By Jubin Katiraie
The unclearness in the Caspian Sea Water Transmission Project to the Iranian province of Semnan and the Iranian government’s insistence on carrying out the project at any cost has cast doubts on the project. After the plundering of forests, mountains and the ground, now a new phenomenon is being looted: “seawater”.
The seriousness of the project’s ambiguities can be traced back to the confession of the Head of the Environment Agency, Isa Kalantari, who said: “Some people are politicizing the issue of Caspian Sea water transfer while this subject is under the authority of the Ministry of Energy and no one else”. (Mehr News Agency, 23 October 2019)
The background of the plan, which reportedly included numerous “election benefits”, goes back to Mohammad Khatami’s government, and now Hassan Rouhani’s administration seems to have decided to put it into practice.
— IranNewsUpdate (@IranNewsUpdate1) April 24, 2018
“The government has solved the problems of water transfer from the north of Iran to Semnan province and studies have been carried out. If the investors want to move water from the north to the central part of the country, including Semnan, the government is ready to provide them the necessary facilities.” (IRNA, 4 December 2018)
Focusing on the statements made by Iran’s President Hassan Rouhani in Shahroud last year, one can understand that the project has faced a lot of opposition, but Rouhani tried to get rid of them with the words “resolved transfer problems” and “carried out studies”.
The official IRNA news agency, on 23 October 2019, confessed to some part of the ambiguities in the project, referring to the conclusion of a report of university professors in Sari university, discussing the details of the project.
According to IRNA, a university professor regrets that they had access to the details of the project two decades after it was made public and said: “Not only is there no detailed water demand assessment plan for Semnan province, but even no report has been published or raised by the Ministry of Energy’s Deputy Chief of Water Assessment, which is the main source of water demand assessment… If such a need exists even for the entire country, this question should be answered: have we ever come up with easier, less expensive and safer solutions that will allow us to make such a big ‘surgery’ “?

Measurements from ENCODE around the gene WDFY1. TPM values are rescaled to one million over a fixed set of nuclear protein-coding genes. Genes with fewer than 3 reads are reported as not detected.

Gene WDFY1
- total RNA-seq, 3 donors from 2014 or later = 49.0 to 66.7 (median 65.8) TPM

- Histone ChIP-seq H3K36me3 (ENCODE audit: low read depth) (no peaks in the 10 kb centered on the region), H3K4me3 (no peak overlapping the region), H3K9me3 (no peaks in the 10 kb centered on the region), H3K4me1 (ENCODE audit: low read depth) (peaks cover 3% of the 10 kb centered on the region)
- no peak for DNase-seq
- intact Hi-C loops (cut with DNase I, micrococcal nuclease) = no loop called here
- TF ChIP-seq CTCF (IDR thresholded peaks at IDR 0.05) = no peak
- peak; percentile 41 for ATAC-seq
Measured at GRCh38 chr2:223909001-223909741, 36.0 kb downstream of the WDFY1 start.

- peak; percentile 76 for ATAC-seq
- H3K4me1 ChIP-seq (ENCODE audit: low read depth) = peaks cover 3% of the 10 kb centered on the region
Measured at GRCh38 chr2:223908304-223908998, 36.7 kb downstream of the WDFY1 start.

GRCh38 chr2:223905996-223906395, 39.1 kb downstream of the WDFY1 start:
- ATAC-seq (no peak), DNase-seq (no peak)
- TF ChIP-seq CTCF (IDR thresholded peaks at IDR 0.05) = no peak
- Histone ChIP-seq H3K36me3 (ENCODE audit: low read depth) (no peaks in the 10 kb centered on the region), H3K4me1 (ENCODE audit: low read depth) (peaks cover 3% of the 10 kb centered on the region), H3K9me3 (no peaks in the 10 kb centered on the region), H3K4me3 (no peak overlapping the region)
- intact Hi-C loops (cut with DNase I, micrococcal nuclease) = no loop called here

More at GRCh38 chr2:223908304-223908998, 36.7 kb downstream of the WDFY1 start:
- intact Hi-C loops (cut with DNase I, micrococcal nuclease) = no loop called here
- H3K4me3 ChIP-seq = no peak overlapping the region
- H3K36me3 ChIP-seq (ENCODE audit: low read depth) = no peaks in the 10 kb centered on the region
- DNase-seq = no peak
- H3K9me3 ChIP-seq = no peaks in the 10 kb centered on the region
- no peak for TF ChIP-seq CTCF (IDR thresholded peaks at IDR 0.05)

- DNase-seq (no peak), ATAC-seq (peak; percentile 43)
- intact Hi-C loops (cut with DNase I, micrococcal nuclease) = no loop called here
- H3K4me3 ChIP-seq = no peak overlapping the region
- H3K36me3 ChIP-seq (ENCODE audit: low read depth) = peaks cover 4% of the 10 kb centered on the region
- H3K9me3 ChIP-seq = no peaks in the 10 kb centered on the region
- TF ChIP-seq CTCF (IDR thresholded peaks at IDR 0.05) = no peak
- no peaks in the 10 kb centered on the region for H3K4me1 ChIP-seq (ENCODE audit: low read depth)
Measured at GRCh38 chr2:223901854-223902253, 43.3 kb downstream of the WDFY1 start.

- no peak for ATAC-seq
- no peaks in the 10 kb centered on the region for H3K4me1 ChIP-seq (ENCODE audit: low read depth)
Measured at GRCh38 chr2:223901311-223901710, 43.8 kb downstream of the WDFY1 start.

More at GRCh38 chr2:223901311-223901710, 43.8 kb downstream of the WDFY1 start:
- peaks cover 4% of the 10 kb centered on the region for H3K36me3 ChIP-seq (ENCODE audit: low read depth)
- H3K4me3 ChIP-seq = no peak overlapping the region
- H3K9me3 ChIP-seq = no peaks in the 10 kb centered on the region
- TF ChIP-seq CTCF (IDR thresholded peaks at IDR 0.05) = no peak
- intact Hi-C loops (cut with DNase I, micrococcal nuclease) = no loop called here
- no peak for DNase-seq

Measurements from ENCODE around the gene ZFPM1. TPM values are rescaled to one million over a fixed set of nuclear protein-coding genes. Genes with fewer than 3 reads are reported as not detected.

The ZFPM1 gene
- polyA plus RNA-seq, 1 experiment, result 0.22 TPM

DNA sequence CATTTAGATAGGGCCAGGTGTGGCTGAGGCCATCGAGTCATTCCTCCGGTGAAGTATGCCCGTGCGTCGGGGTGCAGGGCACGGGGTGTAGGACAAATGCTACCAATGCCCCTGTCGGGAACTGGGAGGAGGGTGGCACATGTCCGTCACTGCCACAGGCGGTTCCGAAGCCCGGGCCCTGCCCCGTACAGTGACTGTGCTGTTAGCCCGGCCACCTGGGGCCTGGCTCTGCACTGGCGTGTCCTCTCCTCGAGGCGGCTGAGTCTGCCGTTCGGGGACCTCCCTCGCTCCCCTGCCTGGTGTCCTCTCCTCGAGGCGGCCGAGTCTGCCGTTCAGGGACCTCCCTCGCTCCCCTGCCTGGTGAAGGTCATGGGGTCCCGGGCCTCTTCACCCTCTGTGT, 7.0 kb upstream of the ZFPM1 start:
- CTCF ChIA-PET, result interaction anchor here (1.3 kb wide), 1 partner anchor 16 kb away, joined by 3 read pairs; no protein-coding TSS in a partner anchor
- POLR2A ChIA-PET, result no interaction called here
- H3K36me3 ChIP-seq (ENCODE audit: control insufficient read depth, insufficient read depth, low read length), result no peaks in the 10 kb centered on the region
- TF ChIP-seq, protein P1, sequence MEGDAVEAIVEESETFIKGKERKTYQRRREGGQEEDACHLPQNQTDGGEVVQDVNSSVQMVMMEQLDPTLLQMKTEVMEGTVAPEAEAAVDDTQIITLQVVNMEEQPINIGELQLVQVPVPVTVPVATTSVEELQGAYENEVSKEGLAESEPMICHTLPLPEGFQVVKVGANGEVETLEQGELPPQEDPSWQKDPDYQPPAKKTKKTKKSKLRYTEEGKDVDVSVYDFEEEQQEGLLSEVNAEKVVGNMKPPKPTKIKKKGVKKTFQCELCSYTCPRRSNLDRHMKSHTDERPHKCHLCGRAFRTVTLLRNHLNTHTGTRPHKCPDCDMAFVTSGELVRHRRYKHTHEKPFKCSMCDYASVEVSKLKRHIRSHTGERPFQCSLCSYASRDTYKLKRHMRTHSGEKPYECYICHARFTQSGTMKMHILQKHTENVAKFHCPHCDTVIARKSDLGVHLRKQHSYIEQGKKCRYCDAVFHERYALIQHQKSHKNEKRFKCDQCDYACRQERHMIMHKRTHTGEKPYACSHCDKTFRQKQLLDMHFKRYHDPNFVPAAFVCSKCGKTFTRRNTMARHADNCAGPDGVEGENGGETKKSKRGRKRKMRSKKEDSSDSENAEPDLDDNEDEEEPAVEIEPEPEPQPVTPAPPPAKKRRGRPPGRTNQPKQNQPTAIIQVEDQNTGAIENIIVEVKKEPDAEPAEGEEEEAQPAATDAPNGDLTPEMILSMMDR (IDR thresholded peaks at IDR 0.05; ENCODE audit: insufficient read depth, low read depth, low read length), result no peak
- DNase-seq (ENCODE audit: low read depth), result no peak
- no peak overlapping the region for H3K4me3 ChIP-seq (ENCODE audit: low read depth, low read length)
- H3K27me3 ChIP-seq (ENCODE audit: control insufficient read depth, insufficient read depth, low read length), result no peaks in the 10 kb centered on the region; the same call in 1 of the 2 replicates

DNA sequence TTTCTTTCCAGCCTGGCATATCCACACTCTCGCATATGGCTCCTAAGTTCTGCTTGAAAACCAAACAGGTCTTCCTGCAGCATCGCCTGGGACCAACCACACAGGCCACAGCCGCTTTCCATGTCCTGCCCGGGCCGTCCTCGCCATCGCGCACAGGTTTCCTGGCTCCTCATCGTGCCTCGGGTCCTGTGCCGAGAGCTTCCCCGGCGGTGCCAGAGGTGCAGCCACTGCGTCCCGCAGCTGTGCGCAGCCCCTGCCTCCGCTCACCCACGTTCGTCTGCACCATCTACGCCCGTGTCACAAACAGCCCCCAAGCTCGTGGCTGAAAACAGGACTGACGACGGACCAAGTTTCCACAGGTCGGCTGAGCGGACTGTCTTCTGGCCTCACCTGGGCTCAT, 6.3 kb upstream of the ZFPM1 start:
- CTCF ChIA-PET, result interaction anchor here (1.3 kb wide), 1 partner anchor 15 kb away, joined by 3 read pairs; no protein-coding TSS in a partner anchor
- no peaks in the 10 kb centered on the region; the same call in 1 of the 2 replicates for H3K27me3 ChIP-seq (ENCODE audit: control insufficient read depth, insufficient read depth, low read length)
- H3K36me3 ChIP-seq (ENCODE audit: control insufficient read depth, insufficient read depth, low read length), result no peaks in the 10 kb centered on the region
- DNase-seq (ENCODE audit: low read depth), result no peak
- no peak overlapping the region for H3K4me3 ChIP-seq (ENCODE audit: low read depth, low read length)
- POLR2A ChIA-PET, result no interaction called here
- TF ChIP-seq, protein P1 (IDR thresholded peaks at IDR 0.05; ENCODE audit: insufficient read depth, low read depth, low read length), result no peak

Another expert criticizing the lack of transparency in water demand assessment in Semnan province and said: “There have been numerous claims about the type of transitional water consumption in the Central Plateau that is puzzling … The first claim was a lack of drinking water in the central provinces of the country and it was said that they will use the Caspian water to supply potable water, but in the following years a claim was made about the need for mines in Semnan province [and] a little later on water for agriculture, and in the last case they claimed that water was being diverted”.
“It seems that the purpose of the transmission of the Caspian Water is only a tactic to pass it on in the legal community. While the main feature of the water transfer schemes in the world is its participation and transparency, the project does not address the two cases at all, and the plan is continuing in silence and undercover”.
Hadi Kiadaliri, president of the Forestry Association, pointing to the industrial pole Isfahan and said: “Isfahan wants 170 million cubic meters of water, but they have estimated that the Semnan industry needs 450 million cubic meters of water… what’s going to happen in Semnan that gives them a greater need (more than the industrial pole)”?
He added: “There is no compiled documentation to answer these questions”. (Iran daily, 23 October 2019)
Kalantari, Head of the Environment Agency, said shamelessly about cutting down a few thousand’ trees: “You can trigger an environmental impact even by moving a stone”. (Islamic Republic News Agency, 23 October 2019)
But statistics on the website of the (Khaneh Ab Iran) Iranian Water House indicate a far greater disaster: “Overall, 140 kilometers of 180 kilometers from the project fall in Mazandaran province, where approximately 100 hectares of forest will be destroyed”. (Khaneh Ab Iran website, 16 June 2019)
Kalantari’s letter dated 10 October 2019 to the Minister of Energy stated: “The implementation of the project is inadmissible due to a meeting held on 9 October 2019 to evaluate the project’s environmental impact”.
It states that Iran’s government intends to ignore all technical and economic uncertainties and questions, particularly the danger of widespread destruction of forests and rangelands, and to execute the project at any cost.
Although the implementation of the water supply project itself is not a bad thing, especially in a region where its residents have been suffering from water shortages for years, the neglect of Iran’s government and ignoring all the environmental risks and damages caused by the project have raised many doubts.
Based on experiences, so far there have been no projects in Iran that have not involved plundering and embezzlement of billions of dollars by state officials.